Plan Your Route: Plan your route ahead of time. Guelph has many great trails and paths that offer a ton of tree coverage and protection from the sun. Also consider routes with stops to cool off or refill your water. The City of Guelph has many drinking fountains and open-to-the-public splash pads and wading pools across the city. Here are a pair of links with maps and locations of each: Splash pads / pools and Drinking fountains.


Hydrate: Duh! Drinking water and staying hydrated during your run is obvious to most; less obvious is how often and how much you should be hydrating. Throughout the day is the absolute best method; I am never without my water bottle so I can drink as I please. By ingesting smaller amounts throughout the day your body is much more likely to retain it, versus ingesting a bunch at once will make you more likely to just pee it out.


Electrolytes: aka salts, are the other main ingredient your body excretes through sweating. Electrolytes are responsible for so many vital processes within your body, but for our purposes as runners we are more concerned about muscle function and water retention. Electrolytes are used by your muscles to “un-contract”, if you’ve ever had a muscle cramp, it’s likely because you were lacking the necessary electrolytes for your muscles to relax. They also help your body to retain water. Enough electrolytes can be achieved through proper diet, but you can also consider supplementing them with products like Nuun or SaltStick. Look for Potassium, Magnesium, Sodium, and Calcium.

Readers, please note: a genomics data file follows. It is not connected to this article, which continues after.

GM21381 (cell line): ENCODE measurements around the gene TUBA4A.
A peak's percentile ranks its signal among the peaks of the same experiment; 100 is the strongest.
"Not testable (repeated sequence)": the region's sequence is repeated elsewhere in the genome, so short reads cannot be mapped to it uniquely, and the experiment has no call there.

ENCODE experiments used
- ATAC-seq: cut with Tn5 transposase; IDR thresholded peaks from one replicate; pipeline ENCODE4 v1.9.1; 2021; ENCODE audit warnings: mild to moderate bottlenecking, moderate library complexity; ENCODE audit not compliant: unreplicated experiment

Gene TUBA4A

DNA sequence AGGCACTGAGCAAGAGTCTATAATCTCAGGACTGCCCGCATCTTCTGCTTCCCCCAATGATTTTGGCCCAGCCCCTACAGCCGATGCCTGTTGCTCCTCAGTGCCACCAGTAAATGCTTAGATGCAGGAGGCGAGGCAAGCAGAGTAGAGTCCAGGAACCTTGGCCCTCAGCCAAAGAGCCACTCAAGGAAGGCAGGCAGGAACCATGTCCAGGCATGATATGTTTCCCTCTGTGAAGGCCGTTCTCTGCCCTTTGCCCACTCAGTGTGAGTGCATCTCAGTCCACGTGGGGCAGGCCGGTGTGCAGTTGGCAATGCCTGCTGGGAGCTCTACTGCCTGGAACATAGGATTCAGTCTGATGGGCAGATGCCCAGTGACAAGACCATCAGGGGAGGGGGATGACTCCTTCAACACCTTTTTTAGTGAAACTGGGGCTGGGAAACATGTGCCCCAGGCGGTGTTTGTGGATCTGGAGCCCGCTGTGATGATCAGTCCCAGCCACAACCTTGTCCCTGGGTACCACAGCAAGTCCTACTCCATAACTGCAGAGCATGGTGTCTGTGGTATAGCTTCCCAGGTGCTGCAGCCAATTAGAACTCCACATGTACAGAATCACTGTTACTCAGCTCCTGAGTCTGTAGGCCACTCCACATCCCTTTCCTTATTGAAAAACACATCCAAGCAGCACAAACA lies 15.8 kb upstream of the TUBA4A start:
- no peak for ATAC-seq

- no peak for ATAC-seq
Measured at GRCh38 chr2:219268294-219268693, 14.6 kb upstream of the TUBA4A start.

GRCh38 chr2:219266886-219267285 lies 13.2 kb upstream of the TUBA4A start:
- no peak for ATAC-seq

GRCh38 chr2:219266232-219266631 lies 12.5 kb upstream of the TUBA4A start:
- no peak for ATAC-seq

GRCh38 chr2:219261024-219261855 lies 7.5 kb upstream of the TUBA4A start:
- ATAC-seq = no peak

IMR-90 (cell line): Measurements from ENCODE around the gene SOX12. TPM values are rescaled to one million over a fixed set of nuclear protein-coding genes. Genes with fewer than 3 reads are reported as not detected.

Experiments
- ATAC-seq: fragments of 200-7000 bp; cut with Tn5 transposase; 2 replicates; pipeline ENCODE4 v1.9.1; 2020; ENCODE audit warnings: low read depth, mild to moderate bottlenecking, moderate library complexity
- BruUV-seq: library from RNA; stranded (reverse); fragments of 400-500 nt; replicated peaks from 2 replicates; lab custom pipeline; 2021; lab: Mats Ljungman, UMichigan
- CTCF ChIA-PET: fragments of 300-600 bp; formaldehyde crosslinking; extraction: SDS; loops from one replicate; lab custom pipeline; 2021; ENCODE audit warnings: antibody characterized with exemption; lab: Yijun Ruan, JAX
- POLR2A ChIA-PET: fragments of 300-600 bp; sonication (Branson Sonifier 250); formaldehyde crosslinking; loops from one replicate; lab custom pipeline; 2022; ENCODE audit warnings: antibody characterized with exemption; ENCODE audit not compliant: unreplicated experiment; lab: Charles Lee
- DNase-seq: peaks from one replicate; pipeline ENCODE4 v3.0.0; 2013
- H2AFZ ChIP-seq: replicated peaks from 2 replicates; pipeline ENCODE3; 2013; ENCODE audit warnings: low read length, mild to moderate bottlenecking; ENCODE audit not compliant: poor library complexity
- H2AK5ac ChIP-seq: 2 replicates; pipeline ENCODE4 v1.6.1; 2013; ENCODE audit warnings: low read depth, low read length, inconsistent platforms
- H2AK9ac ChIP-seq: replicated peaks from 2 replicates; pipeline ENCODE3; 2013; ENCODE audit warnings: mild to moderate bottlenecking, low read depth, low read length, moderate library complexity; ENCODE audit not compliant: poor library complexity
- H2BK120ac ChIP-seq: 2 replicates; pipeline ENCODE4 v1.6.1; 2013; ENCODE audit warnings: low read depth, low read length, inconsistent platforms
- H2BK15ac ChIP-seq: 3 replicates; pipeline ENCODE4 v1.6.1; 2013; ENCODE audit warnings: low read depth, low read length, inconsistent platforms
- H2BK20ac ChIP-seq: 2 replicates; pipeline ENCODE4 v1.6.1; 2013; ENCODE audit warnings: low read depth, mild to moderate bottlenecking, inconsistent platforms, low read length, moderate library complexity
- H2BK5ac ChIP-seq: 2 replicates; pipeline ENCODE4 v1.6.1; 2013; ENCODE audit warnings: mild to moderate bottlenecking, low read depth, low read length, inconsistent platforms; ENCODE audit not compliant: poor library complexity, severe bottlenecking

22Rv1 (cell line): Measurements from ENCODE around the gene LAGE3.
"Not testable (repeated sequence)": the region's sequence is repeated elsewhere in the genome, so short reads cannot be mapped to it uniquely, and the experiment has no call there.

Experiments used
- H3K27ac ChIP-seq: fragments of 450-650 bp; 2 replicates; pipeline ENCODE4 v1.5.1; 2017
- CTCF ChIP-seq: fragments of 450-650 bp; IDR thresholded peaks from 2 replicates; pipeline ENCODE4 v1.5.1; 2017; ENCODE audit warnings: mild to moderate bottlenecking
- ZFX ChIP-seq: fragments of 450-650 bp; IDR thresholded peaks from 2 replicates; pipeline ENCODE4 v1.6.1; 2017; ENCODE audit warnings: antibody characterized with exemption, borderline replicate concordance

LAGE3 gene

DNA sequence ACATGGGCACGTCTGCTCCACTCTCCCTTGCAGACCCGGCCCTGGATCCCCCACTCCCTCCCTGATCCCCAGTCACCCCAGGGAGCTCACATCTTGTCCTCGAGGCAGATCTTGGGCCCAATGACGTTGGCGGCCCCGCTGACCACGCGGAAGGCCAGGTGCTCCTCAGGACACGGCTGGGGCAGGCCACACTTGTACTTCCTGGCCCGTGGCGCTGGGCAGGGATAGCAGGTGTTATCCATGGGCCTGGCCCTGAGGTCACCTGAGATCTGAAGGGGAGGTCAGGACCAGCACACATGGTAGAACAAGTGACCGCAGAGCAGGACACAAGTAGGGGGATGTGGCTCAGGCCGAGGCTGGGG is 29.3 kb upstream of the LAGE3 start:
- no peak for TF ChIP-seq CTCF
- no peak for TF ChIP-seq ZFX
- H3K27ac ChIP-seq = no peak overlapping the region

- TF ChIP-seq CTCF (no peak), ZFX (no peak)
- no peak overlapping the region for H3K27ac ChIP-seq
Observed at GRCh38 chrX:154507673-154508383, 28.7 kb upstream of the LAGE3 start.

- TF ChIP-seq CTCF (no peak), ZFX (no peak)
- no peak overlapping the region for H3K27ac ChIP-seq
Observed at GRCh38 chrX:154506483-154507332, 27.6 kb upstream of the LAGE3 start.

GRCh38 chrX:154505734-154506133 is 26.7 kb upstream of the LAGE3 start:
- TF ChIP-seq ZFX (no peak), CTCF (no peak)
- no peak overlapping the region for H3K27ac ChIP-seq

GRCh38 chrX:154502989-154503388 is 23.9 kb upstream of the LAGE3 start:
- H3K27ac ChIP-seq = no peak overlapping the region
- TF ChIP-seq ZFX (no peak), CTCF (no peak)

Clothing: Not just t-shirts versus sweaters but look for items made of sweat-wicking materials. Fabrics like polyester, Lycra and Merino Wool will actively pull the sweat away from your body and to the outside layer of the garment so that it can evaporate more quickly. Keeping you cooler and dryer, longer. Many fabrics also offer UPF protection to keep harmful UV radiation from reaching your skin.